If it looks like an ant...

In most cases anything that looks like an ant is an ant. But there are also many insects and arachnids that mimic ants. Read on to learn more about this amazing mimicry.

Ants are incredibly abundant and dominant organisms throughout the world. Conservative estimates of their worldwide numbers range from 1 million billion to 10 million billion and between 15% and 20% of terrestrial animal biomass is ant biomass. Their huge numbers and ecological dominance make them attractive targets for other animals to parasitize in any way they can.

More than 2000 arthropod species, including many spiders, hemipteran bugs, and staphylinid beetles have evolved to look and behave just like ants in order to blend in and be accepted into colonies. Once there, they may derive protection from being surrounded by friendly ants, they may steal food from the colony, or they might even prey upon the ants and their eggs. Check out this post on velvet ants to find out about a type of wasp that sometimes mimics ants but is often confused with them.

antmimicspider.jpg Myrmarachne_plataleoides_female_thailand.jpg
These Salticid spiders are ant mimics. Notice how they use their front pair of legs as "antennae" because they do not have true antennae. Photos from http://natural-japan.net/?cat=35 and http://en.wikipedia.org/wiki/Ant_mimicry

The ant Pseudomyrmex salvini (left) and a mimicking spider in the genus Synemosyna (right). Photos courtesy of D. Ballhorn.

The ant-mimicking spider, Aphanlochilus rogersi, with a captured Cephalotes pusillus. Photo from http://www.alexanderwild.com/

This wonderful picture by Alex Wild shows the predatory ant-mimicking spider, Aphanlochilus rogersi, holding one of its victims snatched from a column of foraging Cephalotes pusillus. These spiders are so specialized as predators of these ants that they refuse to eat other types of insects. They not only blend in with ants by looking like them, they will also hold their catches in a way that makes it look like they are just another member of the colony holding a deceased companion. But looking like ants can also help arthropods in a very different way.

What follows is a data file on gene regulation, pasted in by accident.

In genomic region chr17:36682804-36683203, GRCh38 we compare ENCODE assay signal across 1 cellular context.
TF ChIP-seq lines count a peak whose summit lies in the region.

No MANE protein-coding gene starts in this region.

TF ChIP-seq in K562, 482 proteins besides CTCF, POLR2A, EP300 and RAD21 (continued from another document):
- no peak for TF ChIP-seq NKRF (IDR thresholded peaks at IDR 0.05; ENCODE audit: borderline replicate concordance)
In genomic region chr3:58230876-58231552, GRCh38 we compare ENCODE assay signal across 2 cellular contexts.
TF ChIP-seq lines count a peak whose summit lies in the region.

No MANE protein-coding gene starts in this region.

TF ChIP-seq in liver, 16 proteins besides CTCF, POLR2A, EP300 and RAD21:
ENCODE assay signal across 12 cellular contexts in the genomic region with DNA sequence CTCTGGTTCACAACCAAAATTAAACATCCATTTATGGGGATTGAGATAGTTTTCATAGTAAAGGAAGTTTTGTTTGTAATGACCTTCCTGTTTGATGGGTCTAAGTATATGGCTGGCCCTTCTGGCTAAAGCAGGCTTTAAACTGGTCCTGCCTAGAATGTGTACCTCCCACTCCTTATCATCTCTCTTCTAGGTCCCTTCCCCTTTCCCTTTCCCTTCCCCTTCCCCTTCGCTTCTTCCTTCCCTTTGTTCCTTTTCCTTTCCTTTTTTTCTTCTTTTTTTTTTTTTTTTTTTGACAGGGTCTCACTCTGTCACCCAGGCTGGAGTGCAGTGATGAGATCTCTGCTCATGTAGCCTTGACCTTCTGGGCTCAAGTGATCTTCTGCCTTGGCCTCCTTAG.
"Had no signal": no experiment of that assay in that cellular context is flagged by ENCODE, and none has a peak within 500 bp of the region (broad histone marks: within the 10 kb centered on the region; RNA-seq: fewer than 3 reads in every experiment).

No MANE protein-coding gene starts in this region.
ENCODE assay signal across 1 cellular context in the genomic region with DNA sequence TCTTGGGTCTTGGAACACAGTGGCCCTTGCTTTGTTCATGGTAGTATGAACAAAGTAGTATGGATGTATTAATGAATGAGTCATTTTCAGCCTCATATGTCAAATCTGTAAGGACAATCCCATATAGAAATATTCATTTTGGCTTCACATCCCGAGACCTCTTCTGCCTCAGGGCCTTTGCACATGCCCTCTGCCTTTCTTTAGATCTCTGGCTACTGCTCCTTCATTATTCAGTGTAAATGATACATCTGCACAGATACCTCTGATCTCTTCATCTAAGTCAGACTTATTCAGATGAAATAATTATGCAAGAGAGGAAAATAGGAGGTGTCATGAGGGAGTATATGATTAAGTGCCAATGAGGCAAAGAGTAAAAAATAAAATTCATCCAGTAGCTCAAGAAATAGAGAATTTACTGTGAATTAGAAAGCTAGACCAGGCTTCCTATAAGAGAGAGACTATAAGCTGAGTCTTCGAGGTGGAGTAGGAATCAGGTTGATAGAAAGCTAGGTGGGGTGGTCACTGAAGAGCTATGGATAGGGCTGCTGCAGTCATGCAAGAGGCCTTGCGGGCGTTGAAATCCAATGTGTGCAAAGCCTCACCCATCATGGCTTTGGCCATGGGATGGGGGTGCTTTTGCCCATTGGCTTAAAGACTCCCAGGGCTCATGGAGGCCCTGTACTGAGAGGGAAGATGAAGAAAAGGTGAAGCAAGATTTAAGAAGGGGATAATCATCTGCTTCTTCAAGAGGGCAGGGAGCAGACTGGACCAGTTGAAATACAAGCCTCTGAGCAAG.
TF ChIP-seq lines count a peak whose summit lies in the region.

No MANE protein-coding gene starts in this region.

It turns out that most ant mimics do not eat ants. So then why do they look exactly like them? Many species of ants are aggressive, well armed with stingers and a powerful bite, are often distasteful, and have the amazing ability to recruit their nestmates to help when they are attacked. These features along with their huge abundance make them intimidating to predators and ideal models for other, less well protected, species to mimic.

Though it looks very similar to an ant, this is actually a cricket in the genus Macroxiphus. Photo from http://en.wikipedia.org/wiki/File:Macroxiphus_sp_cricket.jpg.

In order to successfully integrate themselves into colonies, many ant mimics hide out in the ant nest that they plan to infiltrate for days before exposing themselves to the ants living there in order to absorb the smell of the nest. Ants depend largely on smell to identify nestmates, particularly in the darkness of the colony interior, so by smelling like the nest, mimics protect themselves even further. Recently, it was found that an ant larvae mimicking butterfly, Maculinea rebeli, actually mimics ant acoustic signals as well! The larvae of these butterflies mimic the scent and begging behavior of ant larvae and are carried into nests by unsuspecting ants. Once there, they start making sounds very similar to ant queens. Using this sound means that they are treated even better than the average ant larva because the nurse ants think that they are royalty!

Though termites do not mimic ants, they are often confused with them because they are both social insects that live together in large colonies. Check out our post on termites to find out more about them.

The many types of ant mimicry in a variety of organisms makes ants seem even more impressive. Everybody seems to want to be like them.

Ben Rubin & the AntAsk Team

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